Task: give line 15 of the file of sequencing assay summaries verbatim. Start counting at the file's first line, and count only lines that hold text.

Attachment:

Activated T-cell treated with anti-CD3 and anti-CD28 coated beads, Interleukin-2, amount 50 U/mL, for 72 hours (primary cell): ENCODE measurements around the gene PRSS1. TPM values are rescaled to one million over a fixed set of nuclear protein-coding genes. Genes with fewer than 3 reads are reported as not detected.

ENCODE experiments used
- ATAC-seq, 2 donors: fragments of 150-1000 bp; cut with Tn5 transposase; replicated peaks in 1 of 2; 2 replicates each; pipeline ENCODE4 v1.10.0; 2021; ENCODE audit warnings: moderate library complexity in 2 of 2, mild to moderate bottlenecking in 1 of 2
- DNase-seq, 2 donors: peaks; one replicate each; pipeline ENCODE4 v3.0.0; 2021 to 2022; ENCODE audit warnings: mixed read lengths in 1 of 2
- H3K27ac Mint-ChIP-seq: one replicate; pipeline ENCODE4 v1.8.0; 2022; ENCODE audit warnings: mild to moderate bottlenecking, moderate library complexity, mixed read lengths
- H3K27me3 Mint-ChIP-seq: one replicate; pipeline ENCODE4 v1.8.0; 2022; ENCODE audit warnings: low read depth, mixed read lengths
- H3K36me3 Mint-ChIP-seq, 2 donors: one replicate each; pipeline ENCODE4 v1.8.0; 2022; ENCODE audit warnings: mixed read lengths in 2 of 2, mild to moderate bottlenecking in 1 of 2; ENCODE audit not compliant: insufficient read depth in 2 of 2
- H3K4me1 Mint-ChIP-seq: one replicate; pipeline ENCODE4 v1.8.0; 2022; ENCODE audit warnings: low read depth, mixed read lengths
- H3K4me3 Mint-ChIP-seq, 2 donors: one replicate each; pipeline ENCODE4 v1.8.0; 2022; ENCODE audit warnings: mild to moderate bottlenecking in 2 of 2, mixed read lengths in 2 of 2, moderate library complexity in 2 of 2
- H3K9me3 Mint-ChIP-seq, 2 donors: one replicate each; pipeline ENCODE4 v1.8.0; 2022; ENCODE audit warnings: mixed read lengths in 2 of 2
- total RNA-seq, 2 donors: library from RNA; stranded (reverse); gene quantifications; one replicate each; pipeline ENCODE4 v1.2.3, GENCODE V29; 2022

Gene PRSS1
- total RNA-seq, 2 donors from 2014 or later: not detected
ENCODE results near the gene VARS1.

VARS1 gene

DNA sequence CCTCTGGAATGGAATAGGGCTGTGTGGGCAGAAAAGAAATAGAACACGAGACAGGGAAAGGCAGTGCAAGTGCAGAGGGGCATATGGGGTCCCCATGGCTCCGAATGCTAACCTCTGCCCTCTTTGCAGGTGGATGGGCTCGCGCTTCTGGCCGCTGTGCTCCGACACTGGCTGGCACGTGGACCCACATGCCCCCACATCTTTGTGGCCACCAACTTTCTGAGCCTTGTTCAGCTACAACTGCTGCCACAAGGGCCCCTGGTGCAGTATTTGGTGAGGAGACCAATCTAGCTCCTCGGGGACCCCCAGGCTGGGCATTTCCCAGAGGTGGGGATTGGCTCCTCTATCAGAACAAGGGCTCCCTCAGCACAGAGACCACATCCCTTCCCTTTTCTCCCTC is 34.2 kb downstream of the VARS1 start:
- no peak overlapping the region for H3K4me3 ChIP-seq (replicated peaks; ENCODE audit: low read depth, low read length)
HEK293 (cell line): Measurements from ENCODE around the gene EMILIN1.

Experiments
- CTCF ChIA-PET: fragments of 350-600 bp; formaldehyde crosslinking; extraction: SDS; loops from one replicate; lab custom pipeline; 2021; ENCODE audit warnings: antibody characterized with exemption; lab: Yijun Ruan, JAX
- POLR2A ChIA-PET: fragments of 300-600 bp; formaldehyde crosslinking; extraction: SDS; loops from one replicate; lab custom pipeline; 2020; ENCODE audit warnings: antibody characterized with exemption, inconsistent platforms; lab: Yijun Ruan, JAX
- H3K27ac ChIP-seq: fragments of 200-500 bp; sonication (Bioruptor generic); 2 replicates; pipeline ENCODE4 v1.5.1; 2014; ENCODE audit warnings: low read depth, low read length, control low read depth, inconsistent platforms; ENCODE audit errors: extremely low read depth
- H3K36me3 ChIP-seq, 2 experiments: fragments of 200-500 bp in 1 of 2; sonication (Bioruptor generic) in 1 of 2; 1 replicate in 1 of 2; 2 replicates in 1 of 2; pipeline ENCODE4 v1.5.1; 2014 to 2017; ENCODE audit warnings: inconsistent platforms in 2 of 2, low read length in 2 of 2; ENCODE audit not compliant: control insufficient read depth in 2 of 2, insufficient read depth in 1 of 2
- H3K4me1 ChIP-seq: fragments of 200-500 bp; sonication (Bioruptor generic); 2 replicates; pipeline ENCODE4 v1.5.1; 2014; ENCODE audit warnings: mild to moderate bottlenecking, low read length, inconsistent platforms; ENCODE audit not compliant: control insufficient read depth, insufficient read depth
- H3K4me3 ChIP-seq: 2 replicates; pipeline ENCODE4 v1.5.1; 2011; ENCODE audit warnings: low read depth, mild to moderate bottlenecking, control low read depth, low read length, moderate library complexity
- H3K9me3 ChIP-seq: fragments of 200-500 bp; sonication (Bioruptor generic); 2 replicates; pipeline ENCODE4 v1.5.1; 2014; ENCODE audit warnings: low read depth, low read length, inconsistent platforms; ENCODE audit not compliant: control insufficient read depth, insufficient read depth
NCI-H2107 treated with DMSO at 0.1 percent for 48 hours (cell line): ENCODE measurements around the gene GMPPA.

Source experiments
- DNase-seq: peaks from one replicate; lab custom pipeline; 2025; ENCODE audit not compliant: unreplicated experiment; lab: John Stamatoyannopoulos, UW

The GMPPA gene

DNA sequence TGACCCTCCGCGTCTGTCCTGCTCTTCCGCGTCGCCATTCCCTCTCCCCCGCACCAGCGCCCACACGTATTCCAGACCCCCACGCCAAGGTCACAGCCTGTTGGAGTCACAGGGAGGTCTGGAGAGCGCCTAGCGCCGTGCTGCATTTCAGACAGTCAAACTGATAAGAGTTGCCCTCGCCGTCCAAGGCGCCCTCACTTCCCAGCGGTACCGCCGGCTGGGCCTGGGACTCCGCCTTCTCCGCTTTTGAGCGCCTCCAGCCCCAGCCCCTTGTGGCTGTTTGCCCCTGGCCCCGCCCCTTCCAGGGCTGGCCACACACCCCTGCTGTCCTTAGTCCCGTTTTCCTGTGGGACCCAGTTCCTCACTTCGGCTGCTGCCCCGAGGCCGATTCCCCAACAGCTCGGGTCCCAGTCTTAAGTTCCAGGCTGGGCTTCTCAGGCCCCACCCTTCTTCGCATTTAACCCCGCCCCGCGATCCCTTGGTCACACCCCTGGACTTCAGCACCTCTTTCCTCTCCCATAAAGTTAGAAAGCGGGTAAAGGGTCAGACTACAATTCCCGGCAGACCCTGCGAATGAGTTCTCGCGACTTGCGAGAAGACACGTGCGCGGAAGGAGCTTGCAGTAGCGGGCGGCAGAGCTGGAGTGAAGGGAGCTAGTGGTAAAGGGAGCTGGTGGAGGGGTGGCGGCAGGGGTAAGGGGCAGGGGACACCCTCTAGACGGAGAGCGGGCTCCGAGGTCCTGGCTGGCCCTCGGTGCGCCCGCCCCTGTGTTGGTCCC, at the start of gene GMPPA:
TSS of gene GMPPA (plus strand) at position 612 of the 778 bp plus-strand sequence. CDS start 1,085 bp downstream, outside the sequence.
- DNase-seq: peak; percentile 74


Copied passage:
VARS1 gene